Buffalo 802.11ac Wi-Fi solution hits store shelves

Buffalo announces the availability of its first 802.11ac, the next and much faster generation of Wi-Fi.

The 802.11ac-based AirStation WZR-D1800H wireless router  (left) and WLI-H4-D1300 wireless media bridge from Buffalo.
The 802.11ac-based AirStation WZR-D1800H wireless router and WLI-H4-D1300 wireless media bridge from Buffalo. Buffalo

Finally, it's here.

The much-anticipated next generation of Wi-Fi standard, 802.11ac, is now available for purchase, thanks to Buffalo.

The company announced today the availability of the AirStation WZR-D1800H wireless router and WLI-H4-D1300 wireless media bridge. It's important that the two devices are available at the same time, since you'll need to get both of them to enjoy 802.11ac speeds, which is about three times faster than even the fastest Wireless-N (802.11n) solution. The WLI-H4-D1300 media bridge is designed to hook up to four Ethernet-ready devices to the new 802.11ac-based Wi-Fi network created by the WZR-D1800H router.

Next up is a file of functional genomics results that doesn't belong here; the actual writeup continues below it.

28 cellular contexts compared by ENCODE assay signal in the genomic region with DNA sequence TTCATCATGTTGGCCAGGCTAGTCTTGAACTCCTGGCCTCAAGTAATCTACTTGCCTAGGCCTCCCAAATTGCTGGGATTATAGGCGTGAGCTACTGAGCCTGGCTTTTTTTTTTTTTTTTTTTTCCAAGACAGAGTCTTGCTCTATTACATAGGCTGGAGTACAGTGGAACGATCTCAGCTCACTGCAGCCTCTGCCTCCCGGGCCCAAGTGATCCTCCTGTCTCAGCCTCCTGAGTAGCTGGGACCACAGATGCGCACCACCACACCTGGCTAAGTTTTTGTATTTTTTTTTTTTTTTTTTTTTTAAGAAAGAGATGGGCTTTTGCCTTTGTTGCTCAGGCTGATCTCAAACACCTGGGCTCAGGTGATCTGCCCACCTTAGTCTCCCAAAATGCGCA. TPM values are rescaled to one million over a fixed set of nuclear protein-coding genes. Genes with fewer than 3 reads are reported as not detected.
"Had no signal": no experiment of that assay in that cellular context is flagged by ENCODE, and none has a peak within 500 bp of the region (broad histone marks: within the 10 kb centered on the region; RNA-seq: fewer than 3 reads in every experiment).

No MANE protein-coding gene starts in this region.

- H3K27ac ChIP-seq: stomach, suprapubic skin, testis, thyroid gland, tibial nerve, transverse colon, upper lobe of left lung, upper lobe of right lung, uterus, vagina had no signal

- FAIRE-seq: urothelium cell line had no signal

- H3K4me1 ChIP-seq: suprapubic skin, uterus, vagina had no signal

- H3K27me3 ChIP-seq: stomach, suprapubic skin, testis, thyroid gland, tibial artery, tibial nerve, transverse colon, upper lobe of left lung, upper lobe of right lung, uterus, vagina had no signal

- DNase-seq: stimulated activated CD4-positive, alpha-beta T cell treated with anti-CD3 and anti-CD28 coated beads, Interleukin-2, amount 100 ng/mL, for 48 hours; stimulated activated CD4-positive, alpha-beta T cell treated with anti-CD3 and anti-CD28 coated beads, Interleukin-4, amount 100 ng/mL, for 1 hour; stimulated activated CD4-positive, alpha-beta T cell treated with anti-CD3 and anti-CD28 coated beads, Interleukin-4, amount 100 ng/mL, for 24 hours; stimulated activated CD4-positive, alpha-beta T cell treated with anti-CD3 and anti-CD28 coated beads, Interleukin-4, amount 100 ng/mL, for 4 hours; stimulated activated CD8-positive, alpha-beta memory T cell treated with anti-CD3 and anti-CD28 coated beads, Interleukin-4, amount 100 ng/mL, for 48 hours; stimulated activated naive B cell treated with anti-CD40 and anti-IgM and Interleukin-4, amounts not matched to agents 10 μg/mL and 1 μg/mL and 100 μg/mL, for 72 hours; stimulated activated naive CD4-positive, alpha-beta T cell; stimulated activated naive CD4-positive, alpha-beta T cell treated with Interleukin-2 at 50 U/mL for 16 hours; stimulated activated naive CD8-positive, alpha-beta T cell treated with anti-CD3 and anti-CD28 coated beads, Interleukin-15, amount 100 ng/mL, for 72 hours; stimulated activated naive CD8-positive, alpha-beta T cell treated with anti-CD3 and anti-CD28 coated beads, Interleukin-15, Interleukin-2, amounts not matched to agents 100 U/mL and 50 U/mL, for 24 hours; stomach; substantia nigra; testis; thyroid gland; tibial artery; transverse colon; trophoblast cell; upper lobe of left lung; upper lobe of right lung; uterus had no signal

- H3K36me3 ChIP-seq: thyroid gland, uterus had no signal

The new router and bridge were first introduced at CES 2012 and promise to offer the wireless connection speeds of up to 1.3Gbps, which is about 30 percent faster than Gigabit Ethernet, and improved range. The new router is true dual-band and will support existing 802.11n/g/a/b wireless clients at a slower speed of the respective standards.

Note that the new router only offers the new 1.3Gbps on the 5Ghz band and only when used with a 802.11ac client, such as the new media bridge. On the 2.4Ghz band, it offers the 3 by 3 setup of the regular Wireless-N standard that caps at 450Mbps, similar to the speed of high-end N standard routers, such as the Asus RT-N66U and the Linksys E4200 v2. The WLI-H4-D1300 wireless media bridge is also compatible with existing Wireless-N-based routers.

Other than support for the 802.11ac standard, the new router and media bridge also supports Gigabit Ethernet, with each offering four Gigabit LAN ports and the router also offering one Gigabit WAN port.

If you can't wait to have a taste of 802.11ac, both can be purchased now at retailers around the U.S. for around $180 each. Or you can check back for a full review before making your decision.

About the author

CNET editor Dong Ngo has been involved with technology since 2000, starting with testing gadgets and writing code for CNET Labs' benchmarks. He now manages CNET San Francisco Labs, reviews networking and storage products, and also writes about other topics from online security to new gadgets and how technology impacts the life of people around the world.

 

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